CrossFit is now such a big part of my life and workout regimen that I often forget how fringe it really is. I'm of the opinion, of course, that it's the best way to get fit, and consequently I expect that most people will eventually catch on and join the party.
It's easy to forget, however, that CrossFit can seem incredibly intimidating to outsiders, especially to those who have never worked out. A quick glance at CrossFit videos on YouTube affirm the impression that this is pretty extreme stuff, an elite activity reserved for fitness nuts and X-Games athletes. There's no question that CrossFit has a particularly steep barrier to entry.
But I have a message to those who are nervous or scared about joining a CrossFit gym: don't be.
First, in my experience, CrossFit gyms are very warm and welcoming. Everyone is there to support each other regardless of experience or ability. Don't be freaked out or turned off by the 6'4" tattooed guy screaming in the corner as he throws down a 135 pound barbell to the floor; chances are good that he'll be there to cheer you on at the end of the WOD. This 'group support' element is an integral part of the CrossFit mentality and it is what keeps me going to the gym day after day. As the sign says, 'Check your ego at the door.'
Second, the physical demands, while certainly intense at times, are more manageable than you may think. All workouts are scaled according to the individual. If you're a beginner, elderly person or someone who's battling a particular injury, the certified trainer conducting the session will ensure that you're lifting, jumping and pulling amounts that are most appropriate for you. This ensures safety, proper form, and of course, that you'll able to complete the WOD and come back to fight another day.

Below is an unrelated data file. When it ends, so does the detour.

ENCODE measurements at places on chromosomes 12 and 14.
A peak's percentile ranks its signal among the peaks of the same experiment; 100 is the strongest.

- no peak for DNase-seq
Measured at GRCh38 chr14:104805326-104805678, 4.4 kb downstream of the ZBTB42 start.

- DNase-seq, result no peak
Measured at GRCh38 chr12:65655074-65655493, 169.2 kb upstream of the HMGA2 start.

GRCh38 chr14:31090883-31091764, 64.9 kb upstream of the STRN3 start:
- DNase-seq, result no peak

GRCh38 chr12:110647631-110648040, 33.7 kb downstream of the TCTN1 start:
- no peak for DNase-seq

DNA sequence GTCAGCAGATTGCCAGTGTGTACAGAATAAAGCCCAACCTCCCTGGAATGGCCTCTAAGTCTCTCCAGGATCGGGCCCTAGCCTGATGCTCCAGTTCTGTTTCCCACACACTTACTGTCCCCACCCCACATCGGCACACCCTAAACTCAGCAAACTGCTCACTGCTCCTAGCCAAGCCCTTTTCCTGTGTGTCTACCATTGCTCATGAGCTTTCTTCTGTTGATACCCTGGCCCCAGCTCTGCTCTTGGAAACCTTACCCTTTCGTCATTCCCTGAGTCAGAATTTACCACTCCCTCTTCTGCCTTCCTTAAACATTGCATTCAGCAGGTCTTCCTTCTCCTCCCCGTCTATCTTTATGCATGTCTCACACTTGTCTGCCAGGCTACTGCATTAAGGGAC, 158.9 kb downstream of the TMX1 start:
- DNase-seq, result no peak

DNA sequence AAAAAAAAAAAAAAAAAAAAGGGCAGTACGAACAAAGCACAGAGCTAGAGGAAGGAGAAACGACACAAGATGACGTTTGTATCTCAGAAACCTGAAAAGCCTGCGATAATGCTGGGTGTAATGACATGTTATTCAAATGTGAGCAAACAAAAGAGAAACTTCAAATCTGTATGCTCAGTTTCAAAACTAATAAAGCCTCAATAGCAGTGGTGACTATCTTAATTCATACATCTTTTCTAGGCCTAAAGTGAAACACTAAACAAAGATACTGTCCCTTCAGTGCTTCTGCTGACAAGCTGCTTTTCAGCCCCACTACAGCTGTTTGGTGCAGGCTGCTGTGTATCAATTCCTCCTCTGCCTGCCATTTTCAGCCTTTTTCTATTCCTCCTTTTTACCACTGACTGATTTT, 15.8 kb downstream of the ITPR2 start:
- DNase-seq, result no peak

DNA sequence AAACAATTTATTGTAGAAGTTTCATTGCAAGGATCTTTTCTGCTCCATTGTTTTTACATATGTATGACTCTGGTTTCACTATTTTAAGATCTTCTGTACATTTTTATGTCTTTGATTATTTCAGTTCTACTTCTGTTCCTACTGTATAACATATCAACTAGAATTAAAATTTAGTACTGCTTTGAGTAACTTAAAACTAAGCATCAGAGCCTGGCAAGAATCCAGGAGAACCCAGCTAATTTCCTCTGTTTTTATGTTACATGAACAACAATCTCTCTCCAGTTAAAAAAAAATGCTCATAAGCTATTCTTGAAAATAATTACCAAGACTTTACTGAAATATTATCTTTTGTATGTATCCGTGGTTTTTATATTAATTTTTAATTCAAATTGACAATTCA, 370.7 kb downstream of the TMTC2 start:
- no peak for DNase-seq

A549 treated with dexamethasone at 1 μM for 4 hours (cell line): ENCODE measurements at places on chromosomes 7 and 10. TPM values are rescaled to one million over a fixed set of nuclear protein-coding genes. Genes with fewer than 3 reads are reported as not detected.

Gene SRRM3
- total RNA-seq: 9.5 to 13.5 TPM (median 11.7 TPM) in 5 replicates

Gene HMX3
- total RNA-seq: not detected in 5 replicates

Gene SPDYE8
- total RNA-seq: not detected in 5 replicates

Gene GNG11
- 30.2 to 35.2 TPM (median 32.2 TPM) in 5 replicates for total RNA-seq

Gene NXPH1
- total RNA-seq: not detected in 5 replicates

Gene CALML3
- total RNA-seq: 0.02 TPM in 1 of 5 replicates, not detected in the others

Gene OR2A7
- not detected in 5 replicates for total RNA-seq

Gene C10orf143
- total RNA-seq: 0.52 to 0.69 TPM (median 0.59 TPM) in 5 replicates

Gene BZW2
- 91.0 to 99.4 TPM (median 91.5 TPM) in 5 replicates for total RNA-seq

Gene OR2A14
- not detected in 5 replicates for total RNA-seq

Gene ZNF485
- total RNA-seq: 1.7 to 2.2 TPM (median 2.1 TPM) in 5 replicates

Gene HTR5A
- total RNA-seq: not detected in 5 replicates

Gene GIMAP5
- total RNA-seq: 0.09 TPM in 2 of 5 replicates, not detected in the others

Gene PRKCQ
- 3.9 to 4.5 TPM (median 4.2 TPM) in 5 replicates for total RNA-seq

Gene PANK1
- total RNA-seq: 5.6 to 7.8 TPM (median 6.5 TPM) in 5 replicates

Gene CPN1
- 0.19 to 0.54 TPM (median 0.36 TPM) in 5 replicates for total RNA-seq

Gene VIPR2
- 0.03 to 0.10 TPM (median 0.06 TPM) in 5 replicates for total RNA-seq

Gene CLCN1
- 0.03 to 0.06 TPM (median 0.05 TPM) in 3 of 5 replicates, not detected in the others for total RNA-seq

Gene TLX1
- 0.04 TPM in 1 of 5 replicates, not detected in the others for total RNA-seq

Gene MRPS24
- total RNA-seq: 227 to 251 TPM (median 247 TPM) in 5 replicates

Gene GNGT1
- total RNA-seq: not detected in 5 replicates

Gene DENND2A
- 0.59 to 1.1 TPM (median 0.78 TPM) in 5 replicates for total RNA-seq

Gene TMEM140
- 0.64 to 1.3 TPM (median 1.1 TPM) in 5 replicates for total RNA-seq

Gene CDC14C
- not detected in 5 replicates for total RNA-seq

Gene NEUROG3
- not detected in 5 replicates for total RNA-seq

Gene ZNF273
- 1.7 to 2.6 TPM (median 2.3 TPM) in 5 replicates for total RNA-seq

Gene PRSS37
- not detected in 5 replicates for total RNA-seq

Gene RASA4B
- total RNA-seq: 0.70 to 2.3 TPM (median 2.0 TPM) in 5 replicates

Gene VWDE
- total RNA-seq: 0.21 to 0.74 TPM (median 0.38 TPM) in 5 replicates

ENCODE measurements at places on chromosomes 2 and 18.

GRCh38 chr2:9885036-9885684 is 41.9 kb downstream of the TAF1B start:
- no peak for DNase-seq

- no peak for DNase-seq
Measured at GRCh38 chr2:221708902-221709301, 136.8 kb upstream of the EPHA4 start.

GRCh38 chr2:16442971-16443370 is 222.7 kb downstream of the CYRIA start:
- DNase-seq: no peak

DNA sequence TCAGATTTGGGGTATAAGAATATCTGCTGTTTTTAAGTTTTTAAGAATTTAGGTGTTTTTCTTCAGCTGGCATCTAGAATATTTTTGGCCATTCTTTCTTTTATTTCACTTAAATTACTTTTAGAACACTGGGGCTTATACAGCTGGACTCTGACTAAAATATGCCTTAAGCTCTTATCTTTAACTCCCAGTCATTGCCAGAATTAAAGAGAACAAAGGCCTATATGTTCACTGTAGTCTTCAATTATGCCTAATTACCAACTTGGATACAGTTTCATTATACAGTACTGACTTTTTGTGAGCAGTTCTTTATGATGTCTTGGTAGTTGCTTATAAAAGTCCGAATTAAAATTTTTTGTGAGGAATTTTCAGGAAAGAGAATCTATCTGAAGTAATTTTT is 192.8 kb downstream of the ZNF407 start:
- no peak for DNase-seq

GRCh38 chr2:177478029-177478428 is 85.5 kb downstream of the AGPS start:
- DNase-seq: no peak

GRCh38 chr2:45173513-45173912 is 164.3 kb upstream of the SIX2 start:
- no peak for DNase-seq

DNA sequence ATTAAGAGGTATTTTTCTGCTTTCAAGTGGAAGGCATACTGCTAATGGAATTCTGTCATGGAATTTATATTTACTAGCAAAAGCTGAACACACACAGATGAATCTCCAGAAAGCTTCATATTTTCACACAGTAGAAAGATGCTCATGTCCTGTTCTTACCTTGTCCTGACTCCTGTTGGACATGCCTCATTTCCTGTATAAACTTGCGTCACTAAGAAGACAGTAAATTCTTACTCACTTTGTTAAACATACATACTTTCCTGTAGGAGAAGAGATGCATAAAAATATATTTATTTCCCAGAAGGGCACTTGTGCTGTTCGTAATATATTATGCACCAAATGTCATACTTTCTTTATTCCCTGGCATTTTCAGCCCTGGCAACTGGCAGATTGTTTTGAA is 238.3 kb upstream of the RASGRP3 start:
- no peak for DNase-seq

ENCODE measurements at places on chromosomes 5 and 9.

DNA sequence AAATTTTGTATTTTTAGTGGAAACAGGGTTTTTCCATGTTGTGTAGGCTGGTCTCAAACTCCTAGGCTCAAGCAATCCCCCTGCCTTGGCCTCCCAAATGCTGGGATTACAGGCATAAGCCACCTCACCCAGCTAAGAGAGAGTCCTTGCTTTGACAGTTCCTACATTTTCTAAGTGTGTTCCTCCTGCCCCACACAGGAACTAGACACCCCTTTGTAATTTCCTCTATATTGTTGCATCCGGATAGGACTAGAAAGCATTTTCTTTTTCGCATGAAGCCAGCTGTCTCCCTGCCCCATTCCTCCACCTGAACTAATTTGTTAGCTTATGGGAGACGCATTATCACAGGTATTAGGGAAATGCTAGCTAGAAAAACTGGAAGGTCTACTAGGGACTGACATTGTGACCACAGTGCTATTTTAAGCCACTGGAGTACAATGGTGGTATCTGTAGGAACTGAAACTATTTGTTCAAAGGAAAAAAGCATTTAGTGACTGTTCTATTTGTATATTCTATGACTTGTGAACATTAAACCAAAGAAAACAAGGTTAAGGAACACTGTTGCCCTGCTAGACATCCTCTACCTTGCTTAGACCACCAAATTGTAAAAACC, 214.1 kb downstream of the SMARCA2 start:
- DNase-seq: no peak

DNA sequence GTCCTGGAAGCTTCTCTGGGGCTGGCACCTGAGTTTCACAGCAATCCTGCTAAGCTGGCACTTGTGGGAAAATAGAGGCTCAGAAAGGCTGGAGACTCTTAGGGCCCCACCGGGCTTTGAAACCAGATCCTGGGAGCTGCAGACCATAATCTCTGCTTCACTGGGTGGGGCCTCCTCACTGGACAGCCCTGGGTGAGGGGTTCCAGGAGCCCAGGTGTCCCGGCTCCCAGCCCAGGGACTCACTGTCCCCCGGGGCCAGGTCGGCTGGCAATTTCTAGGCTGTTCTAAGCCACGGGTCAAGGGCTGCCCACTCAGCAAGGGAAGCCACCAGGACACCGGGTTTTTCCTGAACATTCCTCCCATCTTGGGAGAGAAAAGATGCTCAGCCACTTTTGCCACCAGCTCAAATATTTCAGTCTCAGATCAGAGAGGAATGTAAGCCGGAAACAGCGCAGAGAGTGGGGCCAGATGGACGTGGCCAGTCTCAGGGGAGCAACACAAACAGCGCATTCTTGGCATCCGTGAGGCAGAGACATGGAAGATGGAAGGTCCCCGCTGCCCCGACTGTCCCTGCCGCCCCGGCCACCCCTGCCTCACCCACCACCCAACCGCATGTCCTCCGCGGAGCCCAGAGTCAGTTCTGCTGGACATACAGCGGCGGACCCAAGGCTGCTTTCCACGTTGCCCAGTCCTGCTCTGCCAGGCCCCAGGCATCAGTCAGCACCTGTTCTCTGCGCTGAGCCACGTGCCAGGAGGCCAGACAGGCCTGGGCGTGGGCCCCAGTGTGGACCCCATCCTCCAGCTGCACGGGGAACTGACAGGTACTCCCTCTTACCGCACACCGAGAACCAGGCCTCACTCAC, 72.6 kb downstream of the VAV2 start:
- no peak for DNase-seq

Lastly, CrossFit works.
Take me, for example. When I first started CrossFit last year as a 38 year old I had never worked out in my life aside from some yoga and jogging. Doing things like push-ups, pull-ups and Olympic weight lifting were completely foreign to me.
In fact, I remember an early workout in which I deadlifted 125lbs and I nearly passed out from the strain and dizziness. Not to frighten you with this anecdote, but I stuck with it, and nearly a year later I was doing 325lb deadlifts. This shit works. There aren't too many WODs any more that I don't do fully prescribed -- this after a little more than a year of regular workouts.
Still don't think you can do CrossFit? Well, check out this video of an 11 year old girl doing the infamous Fight Gone Bad workout.
So, now what's your excuse?